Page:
• Chases or approaches a person in a public place, streets, or sidewalks in a menacing manner,
  • Shows an “apparent attitude of attack” while out in public, or
  • Is known to have a tendency to attack.

Dog dangerousness hearings

Once the county or municipality is notified about an attack and a request to have the dog declared dangerous, they must notify the dog’s owner in person or by certified mail. Before the authority makes a determination, the dog’s owner has the opportunity to provide arguments and evidence against their dog being officially recognized as “dangerous.”

Typically, dangerousness hearings are completed and a ruling is determined within 30 days of notice of the attack. In most parts of the state, if the dog is ruled to be dangerous, the owner has 20 days after receiving the final determination to file for an appeal. However, in Vancouver, an owner only has 5 “working days” to file.

During the appeal, the dangerous dog must be confined and controlled. The owner must pay all costs of confinement and control.

Liability defense

There are situations in which a dog can injure another person or animal and still not be considered dangerous. In general, dogs will not be considered dangerous if they injure someone who is:

  • Trespassing or otherwise not allowed on the premises,
  • Committing or attempting to commit a crime, or
  • Tormenting, abusing or assaulting the dog.

In addition, an owner may not be liable for damage if their dog attacks a person who has previously tormented, abused or assaulted the animal.

Negligent dog owners will frequently try to get out of compensating injured victims by claiming they were trespassing or provoked the animal. The Scott Law Firm knows how to handle this type of defense and prove why you must get the justice you deserve.

Keeping dangerous dogs

If a dog is found to be dangerous, the owner must obtain a certificate of registration. Many municipalities require owners to purchase special dangerous dog licenses.

In general, a certificate or license will only be awarded if the owner can prove they can keep their dog and the community safe. This is often achieved by:

  • Providing the dog with a proper enclosure,
  • Posting appropriate warning of the danger, including a symbol that communicates this danger to children,
  • Purchasing of a surety bond or other liability insurance (like homeowners insurance) of at least $250,000. Some municipalities have amended state law and require a minimum of $50,000 coverage.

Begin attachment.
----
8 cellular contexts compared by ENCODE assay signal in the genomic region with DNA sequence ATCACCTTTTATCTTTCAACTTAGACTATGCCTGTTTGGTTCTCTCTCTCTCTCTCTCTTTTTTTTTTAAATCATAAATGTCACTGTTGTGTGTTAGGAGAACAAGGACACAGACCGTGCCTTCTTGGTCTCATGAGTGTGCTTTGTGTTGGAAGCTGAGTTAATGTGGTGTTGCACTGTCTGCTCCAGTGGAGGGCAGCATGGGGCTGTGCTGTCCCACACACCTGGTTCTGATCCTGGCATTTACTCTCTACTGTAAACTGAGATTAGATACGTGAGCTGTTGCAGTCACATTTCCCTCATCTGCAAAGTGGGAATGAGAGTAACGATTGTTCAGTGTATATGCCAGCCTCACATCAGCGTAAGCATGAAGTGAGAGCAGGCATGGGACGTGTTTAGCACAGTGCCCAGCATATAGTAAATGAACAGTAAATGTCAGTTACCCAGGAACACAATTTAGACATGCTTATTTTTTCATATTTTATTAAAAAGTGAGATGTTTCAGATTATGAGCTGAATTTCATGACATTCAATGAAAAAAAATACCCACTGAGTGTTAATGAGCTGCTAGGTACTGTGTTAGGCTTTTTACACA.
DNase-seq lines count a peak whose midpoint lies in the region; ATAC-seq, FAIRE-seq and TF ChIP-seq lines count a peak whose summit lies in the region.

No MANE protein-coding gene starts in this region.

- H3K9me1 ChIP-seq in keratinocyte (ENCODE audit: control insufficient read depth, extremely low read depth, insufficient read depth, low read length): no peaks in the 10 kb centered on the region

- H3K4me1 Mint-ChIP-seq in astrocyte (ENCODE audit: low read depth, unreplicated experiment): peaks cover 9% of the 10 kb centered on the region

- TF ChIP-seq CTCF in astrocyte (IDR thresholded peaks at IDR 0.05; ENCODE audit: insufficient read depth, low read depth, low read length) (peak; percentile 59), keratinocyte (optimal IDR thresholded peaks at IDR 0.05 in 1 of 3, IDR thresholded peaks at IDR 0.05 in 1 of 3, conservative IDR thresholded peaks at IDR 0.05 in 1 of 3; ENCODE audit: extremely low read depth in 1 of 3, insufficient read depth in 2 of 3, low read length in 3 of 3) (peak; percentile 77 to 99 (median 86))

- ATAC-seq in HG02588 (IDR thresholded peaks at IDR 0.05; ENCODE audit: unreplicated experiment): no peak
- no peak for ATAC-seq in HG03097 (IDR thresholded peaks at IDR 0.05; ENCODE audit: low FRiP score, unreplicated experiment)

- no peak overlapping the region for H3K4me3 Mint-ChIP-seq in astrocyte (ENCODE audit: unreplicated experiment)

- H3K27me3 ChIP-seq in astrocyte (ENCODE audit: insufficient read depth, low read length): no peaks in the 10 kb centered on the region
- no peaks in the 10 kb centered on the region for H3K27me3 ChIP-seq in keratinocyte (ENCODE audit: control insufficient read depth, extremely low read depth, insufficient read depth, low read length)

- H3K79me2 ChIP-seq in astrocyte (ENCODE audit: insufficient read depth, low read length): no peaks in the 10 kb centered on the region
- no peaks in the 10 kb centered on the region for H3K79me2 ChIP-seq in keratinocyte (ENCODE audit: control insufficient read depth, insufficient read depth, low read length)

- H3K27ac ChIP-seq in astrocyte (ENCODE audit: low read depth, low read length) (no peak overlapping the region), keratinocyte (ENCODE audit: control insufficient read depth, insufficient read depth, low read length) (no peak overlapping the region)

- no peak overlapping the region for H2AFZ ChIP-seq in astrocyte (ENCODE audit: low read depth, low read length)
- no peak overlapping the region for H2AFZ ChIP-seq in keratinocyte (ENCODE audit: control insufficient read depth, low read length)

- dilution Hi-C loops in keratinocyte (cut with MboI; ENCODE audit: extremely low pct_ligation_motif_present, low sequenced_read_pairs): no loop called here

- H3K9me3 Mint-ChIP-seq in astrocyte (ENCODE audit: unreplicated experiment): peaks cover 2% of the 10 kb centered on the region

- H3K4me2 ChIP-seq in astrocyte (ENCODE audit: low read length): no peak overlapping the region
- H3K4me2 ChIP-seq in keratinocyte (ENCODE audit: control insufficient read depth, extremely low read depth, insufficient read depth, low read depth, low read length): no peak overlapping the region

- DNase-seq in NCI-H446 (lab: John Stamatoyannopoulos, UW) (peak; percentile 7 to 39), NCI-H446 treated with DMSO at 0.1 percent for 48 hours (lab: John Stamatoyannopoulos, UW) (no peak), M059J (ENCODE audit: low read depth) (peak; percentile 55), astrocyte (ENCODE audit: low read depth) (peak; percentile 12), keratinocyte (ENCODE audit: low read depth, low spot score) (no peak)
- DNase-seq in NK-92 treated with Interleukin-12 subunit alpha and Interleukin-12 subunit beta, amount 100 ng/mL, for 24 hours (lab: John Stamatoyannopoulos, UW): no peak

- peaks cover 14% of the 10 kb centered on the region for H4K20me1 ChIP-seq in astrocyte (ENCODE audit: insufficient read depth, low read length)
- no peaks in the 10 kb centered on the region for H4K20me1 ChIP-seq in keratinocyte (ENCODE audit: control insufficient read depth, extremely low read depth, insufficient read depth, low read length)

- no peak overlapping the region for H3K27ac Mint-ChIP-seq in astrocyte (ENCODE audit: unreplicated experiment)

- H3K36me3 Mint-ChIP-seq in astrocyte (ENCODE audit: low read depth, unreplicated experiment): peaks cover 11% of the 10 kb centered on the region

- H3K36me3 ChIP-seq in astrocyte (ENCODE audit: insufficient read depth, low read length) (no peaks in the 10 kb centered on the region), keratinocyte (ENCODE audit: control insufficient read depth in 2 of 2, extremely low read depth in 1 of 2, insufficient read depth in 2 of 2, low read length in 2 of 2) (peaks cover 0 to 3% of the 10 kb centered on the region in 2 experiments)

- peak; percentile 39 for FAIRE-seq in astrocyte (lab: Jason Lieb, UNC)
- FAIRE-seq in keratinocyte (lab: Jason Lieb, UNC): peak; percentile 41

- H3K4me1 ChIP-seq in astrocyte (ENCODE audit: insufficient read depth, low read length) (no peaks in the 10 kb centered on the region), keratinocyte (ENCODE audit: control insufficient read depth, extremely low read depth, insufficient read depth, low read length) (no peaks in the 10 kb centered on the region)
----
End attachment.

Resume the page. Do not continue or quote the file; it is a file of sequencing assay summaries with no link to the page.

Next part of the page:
• Some communities, including Vancouver and Battle Ground, also require the animal be implanted with a microchip.

It is unlawful to have a dangerous dog outside of its enclosure without a muzzle, restraint by a substantial chain or leash, and a responsible person to keep them under control. The muzzle must be made in a manner that does not injure the dog or interfere with its vision or ability to breathe. It must, however, prevent the animal from biting others.

Help for Washington dog bite victims

If you were injured or lost a loved one in a dog attack, you deserve to be compensated for your injuries, pain, and loss. Negligent pet owners will frequently go to great lengths to get out of paying for a victim’s medical bills and keep their animal out of trouble. They are often motivated to lie about what happened to avoid consequences for both themselves and their dogs.

This is why it is critical for dog bite victims to have an experienced personal injury lawyer fighting for them. While you heal, The Scott Law Firm will investigate the incident and collect the evidence you need to make the case for maximum compensation.

Using time-tested strategies, we will hammer away at the reckless owner and their insurance company until they make you a substantial settlement offer. If they refuse to be reasonable, we will prepare to take them to court.

Do not delay. Time is of the essence in dog bite cases. Contact The Scott Law Firm right now to schedule your free dog bite case evaluation.